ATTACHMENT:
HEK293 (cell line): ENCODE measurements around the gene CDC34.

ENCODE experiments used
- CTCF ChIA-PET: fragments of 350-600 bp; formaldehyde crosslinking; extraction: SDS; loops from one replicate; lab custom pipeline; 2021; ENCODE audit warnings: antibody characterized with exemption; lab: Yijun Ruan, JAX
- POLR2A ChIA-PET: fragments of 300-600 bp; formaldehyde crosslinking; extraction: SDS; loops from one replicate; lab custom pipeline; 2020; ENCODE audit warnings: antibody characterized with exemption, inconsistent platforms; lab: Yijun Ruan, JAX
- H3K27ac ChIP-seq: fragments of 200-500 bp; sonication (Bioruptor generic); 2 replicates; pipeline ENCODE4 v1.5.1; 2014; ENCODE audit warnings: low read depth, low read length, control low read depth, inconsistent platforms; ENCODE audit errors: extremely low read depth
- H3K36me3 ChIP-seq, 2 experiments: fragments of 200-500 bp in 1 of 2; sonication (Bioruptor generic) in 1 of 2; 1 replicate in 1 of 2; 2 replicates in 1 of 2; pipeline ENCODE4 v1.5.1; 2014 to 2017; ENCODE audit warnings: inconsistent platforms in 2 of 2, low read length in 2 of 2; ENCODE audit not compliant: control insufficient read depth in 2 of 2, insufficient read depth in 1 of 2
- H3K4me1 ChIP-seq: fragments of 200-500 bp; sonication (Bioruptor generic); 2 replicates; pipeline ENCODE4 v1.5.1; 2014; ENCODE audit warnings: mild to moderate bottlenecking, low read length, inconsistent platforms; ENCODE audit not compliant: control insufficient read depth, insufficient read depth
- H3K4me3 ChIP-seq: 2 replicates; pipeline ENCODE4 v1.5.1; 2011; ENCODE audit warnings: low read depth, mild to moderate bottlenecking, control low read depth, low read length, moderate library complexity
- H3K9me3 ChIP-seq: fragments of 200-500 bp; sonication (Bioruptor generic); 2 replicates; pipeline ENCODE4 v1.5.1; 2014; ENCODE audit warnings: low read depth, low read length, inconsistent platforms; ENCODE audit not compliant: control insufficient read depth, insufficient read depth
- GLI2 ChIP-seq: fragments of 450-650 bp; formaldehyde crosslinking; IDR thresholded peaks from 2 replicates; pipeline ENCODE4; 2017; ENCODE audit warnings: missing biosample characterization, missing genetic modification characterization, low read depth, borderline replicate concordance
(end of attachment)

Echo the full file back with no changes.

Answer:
HEK293 (cell line): ENCODE measurements around the gene CDC34.

ENCODE experiments used
- CTCF ChIA-PET: fragments of 350-600 bp; formaldehyde crosslinking; extraction: SDS; loops from one replicate; lab custom pipeline; 2021; ENCODE audit warnings: antibody characterized with exemption; lab: Yijun Ruan, JAX
- POLR2A ChIA-PET: fragments of 300-600 bp; formaldehyde crosslinking; extraction: SDS; loops from one replicate; lab custom pipeline; 2020; ENCODE audit warnings: antibody characterized with exemption, inconsistent platforms; lab: Yijun Ruan, JAX
- H3K27ac ChIP-seq: fragments of 200-500 bp; sonication (Bioruptor generic); 2 replicates; pipeline ENCODE4 v1.5.1; 2014; ENCODE audit warnings: low read depth, low read length, control low read depth, inconsistent platforms; ENCODE audit errors: extremely low read depth
- H3K36me3 ChIP-seq, 2 experiments: fragments of 200-500 bp in 1 of 2; sonication (Bioruptor generic) in 1 of 2; 1 replicate in 1 of 2; 2 replicates in 1 of 2; pipeline ENCODE4 v1.5.1; 2014 to 2017; ENCODE audit warnings: inconsistent platforms in 2 of 2, low read length in 2 of 2; ENCODE audit not compliant: control insufficient read depth in 2 of 2, insufficient read depth in 1 of 2
- H3K4me1 ChIP-seq: fragments of 200-500 bp; sonication (Bioruptor generic); 2 replicates; pipeline ENCODE4 v1.5.1; 2014; ENCODE audit warnings: mild to moderate bottlenecking, low read length, inconsistent platforms; ENCODE audit not compliant: control insufficient read depth, insufficient read depth
- H3K4me3 ChIP-seq: 2 replicates; pipeline ENCODE4 v1.5.1; 2011; ENCODE audit warnings: low read depth, mild to moderate bottlenecking, control low read depth, low read length, moderate library complexity
- H3K9me3 ChIP-seq: fragments of 200-500 bp; sonication (Bioruptor generic); 2 replicates; pipeline ENCODE4 v1.5.1; 2014; ENCODE audit warnings: low read depth, low read length, inconsistent platforms; ENCODE audit not compliant: control insufficient read depth, insufficient read depth
- GLI2 ChIP-seq: fragments of 450-650 bp; formaldehyde crosslinking; IDR thresholded peaks from 2 replicates; pipeline ENCODE4; 2017; ENCODE audit warnings: missing biosample characterization, missing genetic modification characterization, low read depth, borderline replicate concordance